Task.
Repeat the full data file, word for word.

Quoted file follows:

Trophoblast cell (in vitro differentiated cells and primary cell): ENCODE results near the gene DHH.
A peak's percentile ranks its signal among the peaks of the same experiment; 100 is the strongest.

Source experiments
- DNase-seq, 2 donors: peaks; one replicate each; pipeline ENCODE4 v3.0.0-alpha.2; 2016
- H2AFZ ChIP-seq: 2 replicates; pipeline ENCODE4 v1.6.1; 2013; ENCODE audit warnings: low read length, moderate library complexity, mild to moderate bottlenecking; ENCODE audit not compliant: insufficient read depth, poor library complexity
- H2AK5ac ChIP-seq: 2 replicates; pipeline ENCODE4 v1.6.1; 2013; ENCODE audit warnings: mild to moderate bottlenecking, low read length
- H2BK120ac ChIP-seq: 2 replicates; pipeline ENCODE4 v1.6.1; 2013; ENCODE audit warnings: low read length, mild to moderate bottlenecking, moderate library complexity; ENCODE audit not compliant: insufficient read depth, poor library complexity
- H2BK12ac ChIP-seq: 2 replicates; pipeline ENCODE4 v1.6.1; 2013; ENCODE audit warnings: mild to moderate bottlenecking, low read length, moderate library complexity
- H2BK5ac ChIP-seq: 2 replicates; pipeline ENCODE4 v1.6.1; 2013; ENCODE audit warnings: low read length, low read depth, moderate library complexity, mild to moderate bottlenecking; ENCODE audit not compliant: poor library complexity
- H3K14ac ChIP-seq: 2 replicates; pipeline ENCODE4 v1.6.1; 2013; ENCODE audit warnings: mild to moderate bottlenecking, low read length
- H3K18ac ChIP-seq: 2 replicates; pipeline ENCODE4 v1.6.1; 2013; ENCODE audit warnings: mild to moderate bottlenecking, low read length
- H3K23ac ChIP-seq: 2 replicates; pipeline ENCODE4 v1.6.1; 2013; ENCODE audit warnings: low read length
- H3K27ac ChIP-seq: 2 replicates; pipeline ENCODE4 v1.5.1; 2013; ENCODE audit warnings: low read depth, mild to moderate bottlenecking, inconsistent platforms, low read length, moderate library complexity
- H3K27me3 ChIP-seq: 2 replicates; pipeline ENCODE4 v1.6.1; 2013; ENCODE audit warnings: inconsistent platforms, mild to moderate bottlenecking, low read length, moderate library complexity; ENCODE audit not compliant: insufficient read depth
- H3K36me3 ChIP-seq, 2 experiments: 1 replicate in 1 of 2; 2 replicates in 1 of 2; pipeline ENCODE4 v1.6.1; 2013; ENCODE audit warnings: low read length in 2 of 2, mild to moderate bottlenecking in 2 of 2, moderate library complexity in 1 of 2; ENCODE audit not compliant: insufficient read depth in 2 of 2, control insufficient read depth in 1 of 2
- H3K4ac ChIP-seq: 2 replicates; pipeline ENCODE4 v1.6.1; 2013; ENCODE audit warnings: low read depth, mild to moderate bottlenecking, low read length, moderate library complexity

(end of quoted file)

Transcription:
Trophoblast cell (in vitro differentiated cells and primary cell): ENCODE results near the gene DHH.
A peak's percentile ranks its signal among the peaks of the same experiment; 100 is the strongest.

Source experiments
- DNase-seq, 2 donors: peaks; one replicate each; pipeline ENCODE4 v3.0.0-alpha.2; 2016
- H2AFZ ChIP-seq: 2 replicates; pipeline ENCODE4 v1.6.1; 2013; ENCODE audit warnings: low read length, moderate library complexity, mild to moderate bottlenecking; ENCODE audit not compliant: insufficient read depth, poor library complexity
- H2AK5ac ChIP-seq: 2 replicates; pipeline ENCODE4 v1.6.1; 2013; ENCODE audit warnings: mild to moderate bottlenecking, low read length
- H2BK120ac ChIP-seq: 2 replicates; pipeline ENCODE4 v1.6.1; 2013; ENCODE audit warnings: low read length, mild to moderate bottlenecking, moderate library complexity; ENCODE audit not compliant: insufficient read depth, poor library complexity
- H2BK12ac ChIP-seq: 2 replicates; pipeline ENCODE4 v1.6.1; 2013; ENCODE audit warnings: mild to moderate bottlenecking, low read length, moderate library complexity
- H2BK5ac ChIP-seq: 2 replicates; pipeline ENCODE4 v1.6.1; 2013; ENCODE audit warnings: low read length, low read depth, moderate library complexity, mild to moderate bottlenecking; ENCODE audit not compliant: poor library complexity
- H3K14ac ChIP-seq: 2 replicates; pipeline ENCODE4 v1.6.1; 2013; ENCODE audit warnings: mild to moderate bottlenecking, low read length
- H3K18ac ChIP-seq: 2 replicates; pipeline ENCODE4 v1.6.1; 2013; ENCODE audit warnings: mild to moderate bottlenecking, low read length
- H3K23ac ChIP-seq: 2 replicates; pipeline ENCODE4 v1.6.1; 2013; ENCODE audit warnings: low read length
- H3K27ac ChIP-seq: 2 replicates; pipeline ENCODE4 v1.5.1; 2013; ENCODE audit warnings: low read depth, mild to moderate bottlenecking, inconsistent platforms, low read length, moderate library complexity
- H3K27me3 ChIP-seq: 2 replicates; pipeline ENCODE4 v1.6.1; 2013; ENCODE audit warnings: inconsistent platforms, mild to moderate bottlenecking, low read length, moderate library complexity; ENCODE audit not compliant: insufficient read depth
- H3K36me3 ChIP-seq, 2 experiments: 1 replicate in 1 of 2; 2 replicates in 1 of 2; pipeline ENCODE4 v1.6.1; 2013; ENCODE audit warnings: low read length in 2 of 2, mild to moderate bottlenecking in 2 of 2, moderate library complexity in 1 of 2; ENCODE audit not compliant: insufficient read depth in 2 of 2, control insufficient read depth in 1 of 2
- H3K4ac ChIP-seq: 2 replicates; pipeline ENCODE4 v1.6.1; 2013; ENCODE audit warnings: low read depth, mild to moderate bottlenecking, low read length, moderate library complexity